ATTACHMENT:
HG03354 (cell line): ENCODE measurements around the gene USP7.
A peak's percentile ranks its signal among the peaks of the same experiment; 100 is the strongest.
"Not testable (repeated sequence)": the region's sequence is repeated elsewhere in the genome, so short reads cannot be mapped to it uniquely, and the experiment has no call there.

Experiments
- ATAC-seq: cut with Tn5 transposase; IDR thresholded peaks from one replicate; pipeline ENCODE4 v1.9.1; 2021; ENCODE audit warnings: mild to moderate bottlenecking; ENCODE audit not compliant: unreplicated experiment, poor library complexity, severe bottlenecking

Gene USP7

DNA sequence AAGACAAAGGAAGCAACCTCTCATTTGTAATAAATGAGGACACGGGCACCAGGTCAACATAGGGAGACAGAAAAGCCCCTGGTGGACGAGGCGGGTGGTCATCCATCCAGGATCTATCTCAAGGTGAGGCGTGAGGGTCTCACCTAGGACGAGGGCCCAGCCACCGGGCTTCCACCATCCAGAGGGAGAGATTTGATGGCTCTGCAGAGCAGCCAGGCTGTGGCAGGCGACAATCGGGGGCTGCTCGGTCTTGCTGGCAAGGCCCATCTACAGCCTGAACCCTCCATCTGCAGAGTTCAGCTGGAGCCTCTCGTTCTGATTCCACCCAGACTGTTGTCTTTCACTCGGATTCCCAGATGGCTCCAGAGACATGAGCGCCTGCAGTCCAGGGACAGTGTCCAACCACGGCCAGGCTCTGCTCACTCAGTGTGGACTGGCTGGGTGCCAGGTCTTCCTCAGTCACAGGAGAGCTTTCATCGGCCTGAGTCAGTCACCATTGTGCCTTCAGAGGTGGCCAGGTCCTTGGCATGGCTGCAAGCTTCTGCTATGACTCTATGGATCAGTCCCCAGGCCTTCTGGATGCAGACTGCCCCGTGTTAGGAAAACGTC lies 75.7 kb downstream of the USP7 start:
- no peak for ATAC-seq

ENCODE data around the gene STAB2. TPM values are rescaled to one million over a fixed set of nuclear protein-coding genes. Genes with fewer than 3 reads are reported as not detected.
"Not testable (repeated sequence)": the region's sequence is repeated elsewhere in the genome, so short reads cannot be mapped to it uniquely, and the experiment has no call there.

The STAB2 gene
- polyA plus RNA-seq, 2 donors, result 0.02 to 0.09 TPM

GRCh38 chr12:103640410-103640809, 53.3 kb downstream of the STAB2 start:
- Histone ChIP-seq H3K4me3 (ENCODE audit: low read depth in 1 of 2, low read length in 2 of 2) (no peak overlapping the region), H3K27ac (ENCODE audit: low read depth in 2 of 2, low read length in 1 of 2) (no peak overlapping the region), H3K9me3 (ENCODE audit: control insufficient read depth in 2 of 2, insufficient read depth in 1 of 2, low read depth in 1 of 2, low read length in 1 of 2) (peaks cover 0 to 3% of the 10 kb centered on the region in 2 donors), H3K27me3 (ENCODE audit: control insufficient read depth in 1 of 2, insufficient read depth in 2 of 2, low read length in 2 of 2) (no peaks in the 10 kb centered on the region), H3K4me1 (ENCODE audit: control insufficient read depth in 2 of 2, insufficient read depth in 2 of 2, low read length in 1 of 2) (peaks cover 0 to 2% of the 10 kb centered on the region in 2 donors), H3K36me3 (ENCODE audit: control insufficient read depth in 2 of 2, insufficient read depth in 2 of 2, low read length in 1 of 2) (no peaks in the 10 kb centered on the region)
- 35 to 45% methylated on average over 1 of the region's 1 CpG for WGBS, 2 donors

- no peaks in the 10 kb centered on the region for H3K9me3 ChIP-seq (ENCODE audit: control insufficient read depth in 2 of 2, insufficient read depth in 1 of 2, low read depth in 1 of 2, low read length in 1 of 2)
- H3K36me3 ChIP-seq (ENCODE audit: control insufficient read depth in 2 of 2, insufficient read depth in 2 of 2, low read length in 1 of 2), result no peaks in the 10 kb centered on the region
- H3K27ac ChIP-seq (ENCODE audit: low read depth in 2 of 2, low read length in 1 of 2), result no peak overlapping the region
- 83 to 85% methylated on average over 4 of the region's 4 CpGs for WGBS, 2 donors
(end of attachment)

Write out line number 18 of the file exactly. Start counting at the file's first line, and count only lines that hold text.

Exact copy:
- H3K27ac ChIP-seq (ENCODE audit: low read depth in 2 of 2, low read length in 1 of 2), result no peak overlapping the region